Many modern laptops have dual GPUs: a CPU-integrated power-efficient GPU for minimizing battery power use, and another discrete GPU chip for when increased display performance is needed. Unfortunately, some laptop manufacturers have taken the cheapest way out: the system firmware will only operate the CPU-integrated GPU, and let the operating system worry about initializing the second GPU. This means such laptops will only be able to display the firmware configuration menus and the early part of the boot process on the internal display, and on any external displays that have been physically connected to the first GPU.

One rather typical dual-GPU set-up seems to be that the internal display and the VGA output connector are wired to the first GPU, and any digital output connectors like HDMI or DisplayPort to the second more powerful GPU. The rationale seems to be that if you have an external HD display connected, you'll also very likely have external power connected, and so battery power consumption won't be an issue. Unfortunately such a construction might restrict you to using the internal display for boot troubleshooting and BIOS access, so you won't be able to set up a 100% "pure" external-display-only configuration.

A more high-quality dual-GPU implementation will be able to switch outputs from one GPU to another, and might have settings in the BIOS menus to select which GPU to use at boot time, if both GPUs seem to have displays connected to them.


Without knowing more details about your hardware (the types of both GPUs, mainly) it's hard to give exact instructions. The discrete GPU may also have two sets of drivers to choose from: both ATI/AMD and Nvidia GPUs have a proprietary binary driver and an open-source driver available.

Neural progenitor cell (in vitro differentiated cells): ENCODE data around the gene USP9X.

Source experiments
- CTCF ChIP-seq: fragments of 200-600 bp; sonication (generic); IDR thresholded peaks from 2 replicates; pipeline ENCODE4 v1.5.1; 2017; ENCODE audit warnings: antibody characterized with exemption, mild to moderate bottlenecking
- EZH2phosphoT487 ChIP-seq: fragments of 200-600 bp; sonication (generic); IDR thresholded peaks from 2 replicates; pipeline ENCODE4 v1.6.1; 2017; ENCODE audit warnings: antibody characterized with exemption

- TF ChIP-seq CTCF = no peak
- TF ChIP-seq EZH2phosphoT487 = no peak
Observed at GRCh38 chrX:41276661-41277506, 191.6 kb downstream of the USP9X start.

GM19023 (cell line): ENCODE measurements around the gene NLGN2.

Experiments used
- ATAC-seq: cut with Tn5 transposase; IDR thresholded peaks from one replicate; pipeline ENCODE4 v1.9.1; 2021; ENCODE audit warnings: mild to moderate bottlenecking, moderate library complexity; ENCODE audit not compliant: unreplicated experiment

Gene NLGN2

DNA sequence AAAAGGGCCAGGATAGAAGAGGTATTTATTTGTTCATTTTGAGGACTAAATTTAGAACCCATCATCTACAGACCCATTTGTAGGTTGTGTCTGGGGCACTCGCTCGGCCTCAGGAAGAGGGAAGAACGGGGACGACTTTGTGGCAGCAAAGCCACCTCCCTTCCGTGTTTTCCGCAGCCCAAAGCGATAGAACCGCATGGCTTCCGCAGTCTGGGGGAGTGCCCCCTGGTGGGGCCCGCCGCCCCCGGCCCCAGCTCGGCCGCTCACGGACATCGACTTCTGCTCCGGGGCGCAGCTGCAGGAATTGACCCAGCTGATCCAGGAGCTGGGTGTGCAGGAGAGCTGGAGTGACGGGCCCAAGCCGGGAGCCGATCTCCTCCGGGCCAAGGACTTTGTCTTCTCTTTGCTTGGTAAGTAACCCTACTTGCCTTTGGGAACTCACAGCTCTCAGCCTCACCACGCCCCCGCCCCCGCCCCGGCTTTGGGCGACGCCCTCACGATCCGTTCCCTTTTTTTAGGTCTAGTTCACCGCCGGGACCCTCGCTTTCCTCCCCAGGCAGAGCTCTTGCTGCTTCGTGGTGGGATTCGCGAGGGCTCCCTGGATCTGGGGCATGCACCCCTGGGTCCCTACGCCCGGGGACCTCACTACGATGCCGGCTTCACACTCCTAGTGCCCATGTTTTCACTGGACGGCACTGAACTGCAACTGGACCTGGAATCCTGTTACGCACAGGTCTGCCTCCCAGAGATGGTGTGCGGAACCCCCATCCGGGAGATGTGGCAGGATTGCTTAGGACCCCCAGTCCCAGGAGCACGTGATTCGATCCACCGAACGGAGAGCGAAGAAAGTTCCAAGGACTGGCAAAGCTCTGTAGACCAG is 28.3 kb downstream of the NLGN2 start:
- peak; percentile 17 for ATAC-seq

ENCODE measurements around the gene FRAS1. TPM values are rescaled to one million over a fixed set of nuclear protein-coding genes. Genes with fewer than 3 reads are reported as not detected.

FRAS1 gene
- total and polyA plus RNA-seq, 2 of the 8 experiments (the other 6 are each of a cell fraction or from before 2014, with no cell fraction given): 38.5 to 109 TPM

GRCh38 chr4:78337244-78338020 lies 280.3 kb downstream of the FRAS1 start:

Your first step should probably be trying to get the kernel modesetting drivers for both GPUs loaded: first the one for whatever you want to use as the "primary" display, so the kernel's text-mode display starts initially in a useful location.

Once those are present, it's time to see how the X11 server sees the GPUs: if the kernel modesetting drivers are loaded, and X11 driver modules for both GPUs are installed, it just might auto-detect both GPUs as both now seem to have displays attached to them. If not, you might have to write at least a partial xorg.conf file to drop in /etc/X11/xorg.conf.d, to tell the X server to expect two GPUs, not just one.

Then, you should be able to see both GPUs in the xrandr --listproviders output. Once you have that, xrandr --setprovideroutputsource 1 0 or similar will couple the GPUs together into a single display system, and bring the other GPUs displays/display connectors available for xrandr - or for your desktop environment of choice's GUI display configuration tool, for that matter. Then it should be just a matter of selecting the display resolutions you want to use, and configuring the physical locations of the displays relative to each other so that the mouse pointer's transition from one screen to another makes sense.

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  • Thanks for such an in-depth response. Taking a look through the boot-time GRUB configuration, I see the line you mention, and no matter what I do with the video=whatever part, xrandr still doesn't see my laptop monitor. I can only assume I did something else too late at night, and now can't remember what it is. I might edit the question to reflect the fact that messing around with GRUB doesn't appear to have caused this, and that I now just need a way of diagnosing this step-by-step.
    – murchu27
    Feb 17, 2021 at 18:59
  • Also, thanks for that info about typical dual-GPU setups not outputting to the discrete GPU during the early boot process. That would explain why I'm having trouble getting GRUB to show up on my external display!
    – murchu27
    Feb 17, 2021 at 19:00
  • My guess would be, you may have switched the X server and/or the kernel framebuffer driver from using the Intel driver module to whatever the other GPU is (Nvidia or ATI/AMD, probably). The contents of /var/log/Xorg.0.log would most likely contain a lot of clues. cat /proc/fb and fbset -i would give information on what the kernel thinks it's now displaying on.
    – telcoM
    Feb 17, 2021 at 19:52
  • I'll update the question with the information in Xorg.0.log and the output of those commands. Just a bit confused by the update to your answer: how do I load the kernel modesetting drivers for my GPUs? I was trying to follow the instructions here, but I'm not really sure what to do now that I've added that kernel parameter.
    – murchu27
    Feb 18, 2021 at 15:20